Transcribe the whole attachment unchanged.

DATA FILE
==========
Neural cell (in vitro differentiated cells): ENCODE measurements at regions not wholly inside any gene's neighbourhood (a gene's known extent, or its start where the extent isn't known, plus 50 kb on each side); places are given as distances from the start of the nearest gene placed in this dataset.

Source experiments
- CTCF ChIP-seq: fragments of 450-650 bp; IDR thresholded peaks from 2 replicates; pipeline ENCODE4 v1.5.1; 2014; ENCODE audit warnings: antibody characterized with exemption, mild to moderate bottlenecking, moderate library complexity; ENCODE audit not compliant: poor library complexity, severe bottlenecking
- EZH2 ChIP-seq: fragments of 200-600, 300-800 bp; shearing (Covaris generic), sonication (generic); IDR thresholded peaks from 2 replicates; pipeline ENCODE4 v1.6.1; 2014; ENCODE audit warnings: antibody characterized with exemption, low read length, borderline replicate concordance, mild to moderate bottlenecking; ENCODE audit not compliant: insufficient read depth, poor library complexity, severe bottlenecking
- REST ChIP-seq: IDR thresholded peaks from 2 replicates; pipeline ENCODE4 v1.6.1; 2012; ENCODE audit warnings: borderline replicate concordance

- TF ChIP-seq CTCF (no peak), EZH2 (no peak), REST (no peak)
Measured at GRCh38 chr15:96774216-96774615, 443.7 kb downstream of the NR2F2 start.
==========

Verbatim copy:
Neural cell (in vitro differentiated cells): ENCODE measurements at regions not wholly inside any gene's neighbourhood (a gene's known extent, or its start where the extent isn't known, plus 50 kb on each side); places are given as distances from the start of the nearest gene placed in this dataset.

Source experiments
- CTCF ChIP-seq: fragments of 450-650 bp; IDR thresholded peaks from 2 replicates; pipeline ENCODE4 v1.5.1; 2014; ENCODE audit warnings: antibody characterized with exemption, mild to moderate bottlenecking, moderate library complexity; ENCODE audit not compliant: poor library complexity, severe bottlenecking
- EZH2 ChIP-seq: fragments of 200-600, 300-800 bp; shearing (Covaris generic), sonication (generic); IDR thresholded peaks from 2 replicates; pipeline ENCODE4 v1.6.1; 2014; ENCODE audit warnings: antibody characterized with exemption, low read length, borderline replicate concordance, mild to moderate bottlenecking; ENCODE audit not compliant: insufficient read depth, poor library complexity, severe bottlenecking
- REST ChIP-seq: IDR thresholded peaks from 2 replicates; pipeline ENCODE4 v1.6.1; 2012; ENCODE audit warnings: borderline replicate concordance

- TF ChIP-seq CTCF (no peak), EZH2 (no peak), REST (no peak)
Measured at GRCh38 chr15:96774216-96774615, 443.7 kb downstream of the NR2F2 start.